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by Dr. Avigdor Bonchek


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Parashas Shemini 5768

This week's sedra tells of the dedication ceremonies for the Tent of Meeting. A tragedy befalls the People when two of Aaron's sons Nadav and Avihu, offer an unplanned and unauthorized offering and as a consequence are burned alive. The remainder of the sedra lists the kosher and non-kosher animals.

Leviticus 10:10

And that you may make a distinction between the holy and the profane; and between the impure and the pure.


And that you may make a distinction: In order that you may be able to distinguish between service (in the Tent of Meeting) that is holy and that which is profane. So we can learn from this that if one served (in this state, after drinking wine) his service is invalidated.


Rashi makes a slight but meaningful change in the meaning of these words - or I should say in the meaning of a letter. The first letter of the verse - vav' - is usually translated as "and". But Rashi changes that; he translates it here as "in order that".

So you can see that the English version of the verse that we have above is neither like Rashi - it would be 'So (or 'In order') that you may etc' - or like a simple reading - that would be 'And you may distinguish'. The translator above took both & combined them.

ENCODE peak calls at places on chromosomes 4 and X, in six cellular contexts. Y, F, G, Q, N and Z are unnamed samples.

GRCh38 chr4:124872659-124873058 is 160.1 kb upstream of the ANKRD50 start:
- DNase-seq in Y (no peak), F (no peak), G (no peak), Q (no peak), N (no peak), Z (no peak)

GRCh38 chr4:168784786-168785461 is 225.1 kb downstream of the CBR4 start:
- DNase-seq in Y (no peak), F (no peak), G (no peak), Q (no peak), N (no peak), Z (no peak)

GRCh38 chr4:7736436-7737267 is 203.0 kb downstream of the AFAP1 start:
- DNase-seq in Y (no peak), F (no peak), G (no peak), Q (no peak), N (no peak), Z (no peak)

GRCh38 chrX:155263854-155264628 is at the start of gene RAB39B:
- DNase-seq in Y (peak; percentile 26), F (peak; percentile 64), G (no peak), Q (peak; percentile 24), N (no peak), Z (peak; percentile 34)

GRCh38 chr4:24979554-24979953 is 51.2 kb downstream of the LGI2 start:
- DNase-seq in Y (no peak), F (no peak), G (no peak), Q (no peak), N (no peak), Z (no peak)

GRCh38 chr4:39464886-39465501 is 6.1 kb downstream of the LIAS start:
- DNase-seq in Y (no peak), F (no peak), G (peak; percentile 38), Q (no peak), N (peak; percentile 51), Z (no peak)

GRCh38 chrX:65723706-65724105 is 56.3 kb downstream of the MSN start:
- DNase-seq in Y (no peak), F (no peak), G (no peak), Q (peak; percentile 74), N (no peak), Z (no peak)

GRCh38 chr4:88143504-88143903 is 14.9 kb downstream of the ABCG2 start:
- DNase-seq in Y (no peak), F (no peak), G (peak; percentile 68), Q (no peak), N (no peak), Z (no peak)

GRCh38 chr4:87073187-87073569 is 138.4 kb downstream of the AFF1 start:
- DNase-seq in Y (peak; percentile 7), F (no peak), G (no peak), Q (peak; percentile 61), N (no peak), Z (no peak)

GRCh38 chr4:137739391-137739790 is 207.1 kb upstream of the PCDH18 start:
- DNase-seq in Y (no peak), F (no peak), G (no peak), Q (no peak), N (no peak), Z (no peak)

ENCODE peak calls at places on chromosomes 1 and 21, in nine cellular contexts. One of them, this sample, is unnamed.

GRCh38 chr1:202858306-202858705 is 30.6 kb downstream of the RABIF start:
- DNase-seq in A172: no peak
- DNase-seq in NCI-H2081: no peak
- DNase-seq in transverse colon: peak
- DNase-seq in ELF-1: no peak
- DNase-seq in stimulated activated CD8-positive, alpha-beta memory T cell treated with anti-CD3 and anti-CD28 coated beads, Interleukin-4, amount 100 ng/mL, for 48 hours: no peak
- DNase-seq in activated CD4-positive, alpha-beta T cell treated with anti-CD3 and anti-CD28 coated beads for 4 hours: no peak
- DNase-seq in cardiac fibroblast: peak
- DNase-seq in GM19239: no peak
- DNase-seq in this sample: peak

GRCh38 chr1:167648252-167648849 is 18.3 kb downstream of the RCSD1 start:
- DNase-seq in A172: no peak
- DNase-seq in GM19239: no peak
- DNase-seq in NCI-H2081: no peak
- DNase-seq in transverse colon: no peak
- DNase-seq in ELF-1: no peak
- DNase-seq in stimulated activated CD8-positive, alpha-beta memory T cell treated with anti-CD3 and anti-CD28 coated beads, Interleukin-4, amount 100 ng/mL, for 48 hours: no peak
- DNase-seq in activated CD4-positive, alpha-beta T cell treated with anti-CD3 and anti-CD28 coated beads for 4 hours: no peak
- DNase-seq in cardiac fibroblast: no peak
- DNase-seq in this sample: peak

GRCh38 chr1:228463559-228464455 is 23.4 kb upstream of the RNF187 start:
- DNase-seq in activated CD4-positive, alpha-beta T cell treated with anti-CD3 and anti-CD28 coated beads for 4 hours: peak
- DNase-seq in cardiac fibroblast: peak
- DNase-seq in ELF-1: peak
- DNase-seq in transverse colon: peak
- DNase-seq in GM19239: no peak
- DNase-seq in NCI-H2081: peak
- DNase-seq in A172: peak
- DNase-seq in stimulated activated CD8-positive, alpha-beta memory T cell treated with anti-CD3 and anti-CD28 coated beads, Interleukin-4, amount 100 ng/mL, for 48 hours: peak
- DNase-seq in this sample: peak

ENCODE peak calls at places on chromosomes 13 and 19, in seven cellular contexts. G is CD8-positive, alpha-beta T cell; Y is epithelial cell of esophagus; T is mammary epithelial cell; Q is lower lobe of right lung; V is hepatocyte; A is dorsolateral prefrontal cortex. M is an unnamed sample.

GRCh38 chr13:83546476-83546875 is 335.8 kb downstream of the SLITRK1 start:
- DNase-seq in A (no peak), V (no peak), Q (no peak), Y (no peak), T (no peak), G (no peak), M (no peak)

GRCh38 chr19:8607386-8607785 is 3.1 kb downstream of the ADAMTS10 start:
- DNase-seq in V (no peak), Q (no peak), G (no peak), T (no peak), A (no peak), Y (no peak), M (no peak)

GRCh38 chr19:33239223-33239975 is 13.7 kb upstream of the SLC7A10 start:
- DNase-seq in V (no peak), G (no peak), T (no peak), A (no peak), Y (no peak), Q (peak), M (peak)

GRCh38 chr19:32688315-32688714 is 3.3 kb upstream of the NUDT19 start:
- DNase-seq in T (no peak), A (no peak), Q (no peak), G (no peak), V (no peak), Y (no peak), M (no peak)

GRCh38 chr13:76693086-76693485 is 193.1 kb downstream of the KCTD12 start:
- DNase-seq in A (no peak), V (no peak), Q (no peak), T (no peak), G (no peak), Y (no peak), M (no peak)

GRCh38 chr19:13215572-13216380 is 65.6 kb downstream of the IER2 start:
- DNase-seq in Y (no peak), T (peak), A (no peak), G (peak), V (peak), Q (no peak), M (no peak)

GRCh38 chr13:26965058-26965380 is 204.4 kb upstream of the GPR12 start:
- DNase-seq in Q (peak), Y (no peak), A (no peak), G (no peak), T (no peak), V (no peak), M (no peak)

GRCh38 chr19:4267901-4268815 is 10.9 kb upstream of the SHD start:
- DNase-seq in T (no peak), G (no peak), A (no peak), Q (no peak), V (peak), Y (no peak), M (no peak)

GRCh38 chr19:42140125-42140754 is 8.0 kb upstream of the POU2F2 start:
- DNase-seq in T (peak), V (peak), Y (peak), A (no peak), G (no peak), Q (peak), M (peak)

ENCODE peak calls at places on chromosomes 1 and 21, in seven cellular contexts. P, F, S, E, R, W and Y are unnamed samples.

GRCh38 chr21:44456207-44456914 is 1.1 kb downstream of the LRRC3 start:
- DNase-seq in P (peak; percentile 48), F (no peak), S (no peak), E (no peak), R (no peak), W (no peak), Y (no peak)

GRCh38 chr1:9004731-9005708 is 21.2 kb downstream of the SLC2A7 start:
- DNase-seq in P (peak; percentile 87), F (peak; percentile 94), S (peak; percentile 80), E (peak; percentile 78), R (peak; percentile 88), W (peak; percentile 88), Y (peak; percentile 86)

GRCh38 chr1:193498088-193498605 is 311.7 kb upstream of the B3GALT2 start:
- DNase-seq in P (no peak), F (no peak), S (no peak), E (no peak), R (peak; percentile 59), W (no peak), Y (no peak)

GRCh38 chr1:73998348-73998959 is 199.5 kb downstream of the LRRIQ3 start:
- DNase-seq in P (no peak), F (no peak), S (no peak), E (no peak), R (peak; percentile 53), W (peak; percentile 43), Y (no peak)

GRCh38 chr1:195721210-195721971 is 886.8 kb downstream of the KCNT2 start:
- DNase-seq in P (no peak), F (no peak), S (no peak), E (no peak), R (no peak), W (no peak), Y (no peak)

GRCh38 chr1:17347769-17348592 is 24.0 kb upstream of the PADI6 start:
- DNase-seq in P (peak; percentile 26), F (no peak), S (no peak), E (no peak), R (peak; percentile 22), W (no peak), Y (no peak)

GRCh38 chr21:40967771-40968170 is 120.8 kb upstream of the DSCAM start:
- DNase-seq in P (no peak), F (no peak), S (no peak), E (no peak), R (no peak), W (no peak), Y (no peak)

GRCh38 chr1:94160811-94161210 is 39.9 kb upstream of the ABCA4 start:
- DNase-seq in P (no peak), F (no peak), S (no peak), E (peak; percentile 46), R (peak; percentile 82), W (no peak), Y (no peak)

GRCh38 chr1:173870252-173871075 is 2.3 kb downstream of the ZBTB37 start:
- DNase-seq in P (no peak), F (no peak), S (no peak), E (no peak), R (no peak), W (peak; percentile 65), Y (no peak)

Can you ask a question on this Rashi?

Your Question:


A Question: Why does Rashi not accept the meaning of this 'vav' as 'and' which is its most common meaning ?

Your Answer:


An Answer: If we translate the 'vav' as 'and' it is problematic, because 'and' is a connecting word. What does it connect to here? See the last verse is the sedra, Ch. 11 verse 45. There too it says: "To distinguish between the holy and the profane." But there is no "and". Why do we have "and" here, is Rashi's implicit question. Because of this he chooses an alternative meaning for the letter 'vav' which is "in order to".


We ask another question. What does Rashi mean: "from this we learn that if the priest serves after drinking wine his service is invalid?

How does he derive that?

Your Answer:


An Answer: The verse says: "to distinguish between the holy & profane" but all the service is in the Tent of Meeting there is nothing profane there! What can "profane" refer to?

Rashi concludes the "profane" here is the profane service of the priest after he disobeyed the prohibition of drinking wine before he enters the Tent. Which means that his service is not holy and thus not acceptable.

Of course the previous verses prohibit drinking wine so what is Rashi telling us that we would not have known otherwise? The answer is the Torah may have forbidden drinking wine, but if the priest had done so perhaps in spite of that his service is acceptable - providing of course that he did it completely as he should have. So Rashi tells us that even if all was done according to the halachah (and his wine did not cause him to err) nevertheless his service is profane.

Shabbat Shalom
Avigdor Bonchek

What's Bothering Rashi?" is a production of "The Institute for the Study of Rashi."

Look for "What's Bothering Rashi? on Megillas Esther" at your book store. Enjoy a deeper understanding of the Megillah, of Rashi and of the midrashim on the Megillah.

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